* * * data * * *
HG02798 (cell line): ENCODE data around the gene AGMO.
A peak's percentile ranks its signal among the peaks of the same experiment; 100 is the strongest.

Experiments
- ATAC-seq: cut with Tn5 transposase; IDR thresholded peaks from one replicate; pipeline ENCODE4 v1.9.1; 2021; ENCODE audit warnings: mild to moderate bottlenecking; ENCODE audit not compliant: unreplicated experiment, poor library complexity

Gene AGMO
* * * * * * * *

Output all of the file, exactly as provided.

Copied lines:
HG02798 (cell line): ENCODE data around the gene AGMO.
A peak's percentile ranks its signal among the peaks of the same experiment; 100 is the strongest.

Experiments
- ATAC-seq: cut with Tn5 transposase; IDR thresholded peaks from one replicate; pipeline ENCODE4 v1.9.1; 2021; ENCODE audit warnings: mild to moderate bottlenecking; ENCODE audit not compliant: unreplicated experiment, poor library complexity

Gene AGMO